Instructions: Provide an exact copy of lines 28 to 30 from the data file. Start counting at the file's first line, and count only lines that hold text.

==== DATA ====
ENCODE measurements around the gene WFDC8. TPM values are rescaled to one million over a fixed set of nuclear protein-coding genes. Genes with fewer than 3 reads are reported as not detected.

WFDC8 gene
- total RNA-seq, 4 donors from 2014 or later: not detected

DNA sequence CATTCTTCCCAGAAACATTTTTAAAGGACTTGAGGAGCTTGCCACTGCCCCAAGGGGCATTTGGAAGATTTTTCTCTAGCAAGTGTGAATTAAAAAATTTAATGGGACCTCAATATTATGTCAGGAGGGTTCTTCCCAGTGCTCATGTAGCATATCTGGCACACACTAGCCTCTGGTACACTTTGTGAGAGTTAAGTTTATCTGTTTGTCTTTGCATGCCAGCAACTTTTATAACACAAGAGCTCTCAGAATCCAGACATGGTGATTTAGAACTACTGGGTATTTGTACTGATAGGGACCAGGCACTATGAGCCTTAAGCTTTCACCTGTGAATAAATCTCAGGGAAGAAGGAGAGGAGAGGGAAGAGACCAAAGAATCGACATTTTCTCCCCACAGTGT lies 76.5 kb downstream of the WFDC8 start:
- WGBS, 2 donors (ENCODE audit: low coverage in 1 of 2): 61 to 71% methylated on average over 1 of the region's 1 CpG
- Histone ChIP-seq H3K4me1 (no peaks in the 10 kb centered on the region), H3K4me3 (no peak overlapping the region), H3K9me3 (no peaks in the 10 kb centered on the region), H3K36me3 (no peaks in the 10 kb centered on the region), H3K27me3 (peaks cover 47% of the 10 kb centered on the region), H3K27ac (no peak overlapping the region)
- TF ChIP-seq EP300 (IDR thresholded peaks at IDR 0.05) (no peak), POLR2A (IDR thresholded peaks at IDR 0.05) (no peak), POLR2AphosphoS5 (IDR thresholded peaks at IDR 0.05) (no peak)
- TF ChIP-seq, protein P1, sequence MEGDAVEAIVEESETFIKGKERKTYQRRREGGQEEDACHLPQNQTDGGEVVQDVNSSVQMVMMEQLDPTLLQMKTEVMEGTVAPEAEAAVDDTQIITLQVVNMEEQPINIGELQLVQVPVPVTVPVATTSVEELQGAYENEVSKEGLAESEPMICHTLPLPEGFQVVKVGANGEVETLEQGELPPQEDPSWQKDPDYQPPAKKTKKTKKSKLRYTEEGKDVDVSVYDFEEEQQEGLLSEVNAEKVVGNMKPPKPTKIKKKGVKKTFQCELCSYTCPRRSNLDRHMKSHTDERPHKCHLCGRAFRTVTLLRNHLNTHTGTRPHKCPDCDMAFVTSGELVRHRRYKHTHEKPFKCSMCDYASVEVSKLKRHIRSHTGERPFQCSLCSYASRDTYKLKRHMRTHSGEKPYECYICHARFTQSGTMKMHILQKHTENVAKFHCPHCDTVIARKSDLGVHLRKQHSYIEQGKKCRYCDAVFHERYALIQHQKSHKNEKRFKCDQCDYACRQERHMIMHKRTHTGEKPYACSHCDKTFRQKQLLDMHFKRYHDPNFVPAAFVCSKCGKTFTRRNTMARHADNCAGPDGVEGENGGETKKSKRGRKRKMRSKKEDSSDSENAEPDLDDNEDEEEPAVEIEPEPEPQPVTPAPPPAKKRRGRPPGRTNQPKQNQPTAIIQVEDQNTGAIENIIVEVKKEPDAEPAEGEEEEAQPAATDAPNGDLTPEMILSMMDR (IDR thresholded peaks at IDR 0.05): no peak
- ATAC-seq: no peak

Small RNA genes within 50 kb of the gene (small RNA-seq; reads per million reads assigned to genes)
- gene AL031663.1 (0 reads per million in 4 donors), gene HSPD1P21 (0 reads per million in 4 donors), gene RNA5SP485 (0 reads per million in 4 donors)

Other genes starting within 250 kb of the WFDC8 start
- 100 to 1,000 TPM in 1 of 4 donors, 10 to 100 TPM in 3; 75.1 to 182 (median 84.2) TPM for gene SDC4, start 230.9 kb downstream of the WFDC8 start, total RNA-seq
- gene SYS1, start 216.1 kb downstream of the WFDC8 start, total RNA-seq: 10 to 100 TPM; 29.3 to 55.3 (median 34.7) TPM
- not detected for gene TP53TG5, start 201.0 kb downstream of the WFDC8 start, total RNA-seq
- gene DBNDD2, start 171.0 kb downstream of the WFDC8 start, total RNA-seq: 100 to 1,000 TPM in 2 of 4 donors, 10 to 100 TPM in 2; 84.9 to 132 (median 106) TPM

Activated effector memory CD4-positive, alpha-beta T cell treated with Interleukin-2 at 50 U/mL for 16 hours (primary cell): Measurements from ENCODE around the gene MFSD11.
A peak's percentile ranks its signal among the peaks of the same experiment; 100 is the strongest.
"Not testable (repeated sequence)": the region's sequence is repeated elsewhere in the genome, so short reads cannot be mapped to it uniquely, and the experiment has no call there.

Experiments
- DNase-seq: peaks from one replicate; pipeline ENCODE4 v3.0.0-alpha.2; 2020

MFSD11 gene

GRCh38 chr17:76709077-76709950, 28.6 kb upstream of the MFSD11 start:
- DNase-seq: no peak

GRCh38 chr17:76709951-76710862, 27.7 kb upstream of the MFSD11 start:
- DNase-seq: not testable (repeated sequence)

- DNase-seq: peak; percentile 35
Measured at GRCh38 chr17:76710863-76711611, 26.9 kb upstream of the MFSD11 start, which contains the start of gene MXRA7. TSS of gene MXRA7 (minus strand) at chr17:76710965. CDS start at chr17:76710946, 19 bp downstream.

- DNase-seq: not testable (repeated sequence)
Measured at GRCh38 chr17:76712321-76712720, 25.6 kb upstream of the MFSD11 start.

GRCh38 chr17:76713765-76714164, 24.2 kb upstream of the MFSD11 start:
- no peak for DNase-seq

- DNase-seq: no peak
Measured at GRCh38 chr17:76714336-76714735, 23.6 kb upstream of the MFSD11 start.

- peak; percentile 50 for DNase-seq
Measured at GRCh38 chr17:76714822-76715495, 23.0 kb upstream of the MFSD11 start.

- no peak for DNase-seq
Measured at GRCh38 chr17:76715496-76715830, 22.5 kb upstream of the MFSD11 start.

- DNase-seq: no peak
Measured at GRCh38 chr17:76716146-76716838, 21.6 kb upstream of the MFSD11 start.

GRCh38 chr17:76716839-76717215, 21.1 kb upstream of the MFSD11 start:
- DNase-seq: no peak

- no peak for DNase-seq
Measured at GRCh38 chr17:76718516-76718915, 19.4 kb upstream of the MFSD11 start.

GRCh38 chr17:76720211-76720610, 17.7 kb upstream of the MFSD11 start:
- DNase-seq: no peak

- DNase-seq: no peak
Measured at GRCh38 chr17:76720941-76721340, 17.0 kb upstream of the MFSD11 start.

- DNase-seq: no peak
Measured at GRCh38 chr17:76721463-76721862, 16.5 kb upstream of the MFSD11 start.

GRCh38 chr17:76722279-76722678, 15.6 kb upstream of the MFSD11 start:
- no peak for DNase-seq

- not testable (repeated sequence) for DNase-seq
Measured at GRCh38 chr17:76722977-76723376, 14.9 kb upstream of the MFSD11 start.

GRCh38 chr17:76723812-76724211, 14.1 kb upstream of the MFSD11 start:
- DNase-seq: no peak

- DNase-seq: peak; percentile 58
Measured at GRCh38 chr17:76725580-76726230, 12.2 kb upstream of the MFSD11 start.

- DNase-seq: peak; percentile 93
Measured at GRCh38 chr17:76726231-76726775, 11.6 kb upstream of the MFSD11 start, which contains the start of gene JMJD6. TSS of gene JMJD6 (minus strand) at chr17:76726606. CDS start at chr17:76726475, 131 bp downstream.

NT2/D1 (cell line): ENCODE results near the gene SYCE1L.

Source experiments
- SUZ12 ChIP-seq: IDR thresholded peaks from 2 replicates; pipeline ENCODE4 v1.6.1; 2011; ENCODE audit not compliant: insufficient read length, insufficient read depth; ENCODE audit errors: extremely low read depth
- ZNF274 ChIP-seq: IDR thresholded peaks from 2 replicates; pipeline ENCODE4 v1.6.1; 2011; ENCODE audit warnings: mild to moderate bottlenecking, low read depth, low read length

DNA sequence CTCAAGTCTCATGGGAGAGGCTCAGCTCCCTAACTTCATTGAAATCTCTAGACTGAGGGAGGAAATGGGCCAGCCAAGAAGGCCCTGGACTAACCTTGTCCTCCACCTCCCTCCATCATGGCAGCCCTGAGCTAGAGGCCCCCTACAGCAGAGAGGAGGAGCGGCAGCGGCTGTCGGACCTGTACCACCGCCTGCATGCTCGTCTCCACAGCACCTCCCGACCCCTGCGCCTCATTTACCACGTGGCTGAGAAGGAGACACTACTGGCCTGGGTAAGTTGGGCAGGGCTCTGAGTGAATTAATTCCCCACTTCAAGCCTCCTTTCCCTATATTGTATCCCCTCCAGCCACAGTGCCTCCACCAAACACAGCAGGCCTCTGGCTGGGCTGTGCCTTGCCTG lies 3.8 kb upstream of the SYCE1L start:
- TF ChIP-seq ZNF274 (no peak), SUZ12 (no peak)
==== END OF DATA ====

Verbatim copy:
Measured at GRCh38 chr17:76710863-76711611, 26.9 kb upstream of the MFSD11 start, which contains the start of gene MXRA7. TSS of gene MXRA7 (minus strand) at chr17:76710965. CDS start at chr17:76710946, 19 bp downstream.

- DNase-seq: not testable (repeated sequence)
Measured at GRCh38 chr17:76712321-76712720, 25.6 kb upstream of the MFSD11 start.